Although arguments in favor of assisted suicide appeal to dignity and relief from suffering, they always miss the main point: the sanctity of human life. Whenever people are permitted to seek out the assistance of their doctors to take their own lives, society begins to put pressure on some individuals to bring about this final solution to the challenges they face.
If you were to ask several people who live with disabilities, “What is the biggest challenge that you face?” They would not start by describing the challenges of day to day living, nor talk about the limitations on their activities. I would guess that most people with disabilities would tell you that the biggest challenge is . . .
Last month’s Christianity Today featured a testimony by David Weiss called “God of the Schizophrenic: Rediscovering My Faith Amid the Ravages of Mental Illness.” David puts a face on a disorder that many fear and most misunderstand.
James Durbin found fame on American Idol this season, though he was cut this past Wednesday. I rarely watch American Idol, and I know little about James Durbin or his music. Except this, Durbin lives with Asperger syndrome and with Tourette syndrome. I don’t want to set him up as “an inspiration,” which would do him a disservice, but I do want to set him and the staff of American Idol out as trailblazers.
Will there be disabilities in heaven? I couldn’t say it any better than jheyboer who wrote, “The question then isn't so much if there will be disabilities in Heaven. But whether or not a person is humble enough to accept the true and complete person God has intended for them to become, of which we are only shadows of now!”
On a radio program one time, Ben Mattlin talked about his disability with pride. Then he asked, "Are there no wheelchairs in heaven? I'm not buying it. For me, if there is a heaven, it's not a place where I'll be able to walk. It's a place where it doesn't matter if you can't.”
Near the end of the play, just after being beaten and abandoned by his handlers, he calls after them in a husky voice, “I’m a man. I’m not an animal. I’m not an elephant. I’m a man.” The Elephant Man helps audiences reckon with the painful dehumanization that many people with disabilities experience: gawked at or ignored, left at the margins
The National Association of Evangelicals produced a document in 2004 called “For the Health of the Nation.” It is not so much about health care reform as about the health of the United States as a nation. The scope of the document reaches far beyond the “traditional” evangelical issues of abortion and marriage. These are
When I dream about the church as a welcoming community of God, I picture a church that fully engages people with disabilities in its life and ministry. Some churches have made this a reality, but most are still on the road. Chelwood Christian Reformed Church in Albuquerque has done exceptionally well at including people with intellectual disabilities, so well that this is a significant part of their outreach ministry.
A number of years ago, Wired Magazine published, “The Geek Syndrome,” an article about the high incidence of people with autism and Asperger’s syndrome who live in Silicon Valley, California. Since that time, the connection between technical innovation and autism has been repeated in articles and talks shows...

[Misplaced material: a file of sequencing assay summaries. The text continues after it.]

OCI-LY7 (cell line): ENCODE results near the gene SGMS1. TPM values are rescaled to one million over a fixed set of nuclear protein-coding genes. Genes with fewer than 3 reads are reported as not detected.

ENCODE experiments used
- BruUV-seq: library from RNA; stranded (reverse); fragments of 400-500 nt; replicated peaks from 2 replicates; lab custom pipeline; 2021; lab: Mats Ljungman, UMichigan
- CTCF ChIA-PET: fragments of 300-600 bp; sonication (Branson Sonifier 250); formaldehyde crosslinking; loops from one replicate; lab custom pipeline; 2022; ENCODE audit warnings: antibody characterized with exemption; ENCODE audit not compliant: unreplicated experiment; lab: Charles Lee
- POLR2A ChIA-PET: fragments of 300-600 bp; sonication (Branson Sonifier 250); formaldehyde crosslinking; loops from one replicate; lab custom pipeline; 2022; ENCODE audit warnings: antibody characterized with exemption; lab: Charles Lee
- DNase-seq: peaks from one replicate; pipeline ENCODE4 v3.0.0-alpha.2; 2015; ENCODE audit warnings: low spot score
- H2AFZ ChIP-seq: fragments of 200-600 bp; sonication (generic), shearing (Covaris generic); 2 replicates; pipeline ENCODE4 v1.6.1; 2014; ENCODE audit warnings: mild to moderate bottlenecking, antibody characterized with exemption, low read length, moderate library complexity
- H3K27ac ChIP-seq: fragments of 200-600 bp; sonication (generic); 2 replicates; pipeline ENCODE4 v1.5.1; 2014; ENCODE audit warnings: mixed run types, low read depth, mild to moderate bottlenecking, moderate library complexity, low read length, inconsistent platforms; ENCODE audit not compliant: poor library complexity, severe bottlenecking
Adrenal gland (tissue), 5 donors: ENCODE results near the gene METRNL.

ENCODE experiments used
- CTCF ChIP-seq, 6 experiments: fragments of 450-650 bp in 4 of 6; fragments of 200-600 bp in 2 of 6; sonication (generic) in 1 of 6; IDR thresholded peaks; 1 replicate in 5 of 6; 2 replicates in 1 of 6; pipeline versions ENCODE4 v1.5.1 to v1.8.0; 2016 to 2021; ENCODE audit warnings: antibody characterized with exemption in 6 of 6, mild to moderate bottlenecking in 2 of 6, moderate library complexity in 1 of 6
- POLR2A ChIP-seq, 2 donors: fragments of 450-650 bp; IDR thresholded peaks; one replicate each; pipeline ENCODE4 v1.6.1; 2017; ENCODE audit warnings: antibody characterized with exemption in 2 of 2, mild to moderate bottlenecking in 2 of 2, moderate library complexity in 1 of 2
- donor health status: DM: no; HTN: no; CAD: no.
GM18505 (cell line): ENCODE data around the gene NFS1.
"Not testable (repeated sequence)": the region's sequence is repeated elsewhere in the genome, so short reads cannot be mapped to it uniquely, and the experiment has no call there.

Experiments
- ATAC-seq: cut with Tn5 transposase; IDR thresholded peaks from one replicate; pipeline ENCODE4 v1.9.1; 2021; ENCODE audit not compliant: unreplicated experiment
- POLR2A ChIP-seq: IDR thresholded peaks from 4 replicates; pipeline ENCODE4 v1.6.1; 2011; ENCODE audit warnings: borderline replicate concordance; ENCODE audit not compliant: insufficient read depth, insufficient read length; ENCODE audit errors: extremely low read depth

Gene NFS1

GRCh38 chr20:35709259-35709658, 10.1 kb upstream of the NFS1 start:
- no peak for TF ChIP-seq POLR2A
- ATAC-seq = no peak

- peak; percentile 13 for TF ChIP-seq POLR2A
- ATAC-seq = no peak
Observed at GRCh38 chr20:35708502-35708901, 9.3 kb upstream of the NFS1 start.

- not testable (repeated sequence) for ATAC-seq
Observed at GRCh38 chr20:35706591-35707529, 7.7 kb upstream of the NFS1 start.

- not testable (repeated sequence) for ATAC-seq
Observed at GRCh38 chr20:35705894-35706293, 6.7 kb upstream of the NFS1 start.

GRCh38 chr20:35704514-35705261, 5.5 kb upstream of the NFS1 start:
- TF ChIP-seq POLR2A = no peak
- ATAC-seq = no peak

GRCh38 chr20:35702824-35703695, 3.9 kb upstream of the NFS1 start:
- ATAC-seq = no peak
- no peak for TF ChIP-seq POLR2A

Would you like to connect with parents of children with disabilities who share a similar faith story? Sara Pot began a discussion on our forum page. I hope you'll post a comment on the forum too, especially if you are raising a child who has a disability.
It’s a national tragedy that we as a society in North America are throwing away human lives through abortion, and such a high percentage of babies with Down Syndrome.
The discussion last week after my post about the Tucson shooting brought home to me all the more clearly that mental illnesses do not affect “those people” over there, but they are us. Pejorative labels like “crazy” and “whacko” only reinforce this separation or stigma which hovers over people with mental illnesses. But the people who live with mental illness are not just those with the disease itself, but also their family members, friends, fellow church members, and society as a whole.
The first tragedy, of course, is the senseless death of six people and wounding of several others including Arizona Congresswoman Gabrielle Giffords a week and a half ago. A second tragedy arises from the first. This second tragedy follows on the heels of every random act of mass violence.
People reacted in various ways to Dick Clark's continued work after his stroke six years ago. Some laugh at him. Some appreciate him. Some think he should quit. Some are creeped out by him. Some love him. Some are inspired by him. Some swear at him. These are common responses that people with disabilities have to deal with on a day to day basis.
Healthy churches think about and work at hospitality. Like our Lord himself, they give and receive hospitality graciously. In the body of Christ, all of us are hosts and all of us are guests. All of us reflect the Lord himself, who received and gave. All of us have something to give and something to receive from each other.
Journalist Ian Brown applied his skills to plumb the depths of raising a son, Walker, who has severe disabilities resulting from a genetic disorder, CFC. In his quest for meaning, among others he seeks out wisdom from Buddhism, from a shaman at a native healing center, and from Jean Vanier, founder of the L’Arche communities. As a Christian, I can’t endorse all of his conclusions, but reading about his journey helped to enlighten my own path. It’s something that some of us Calvinists call “common grace.”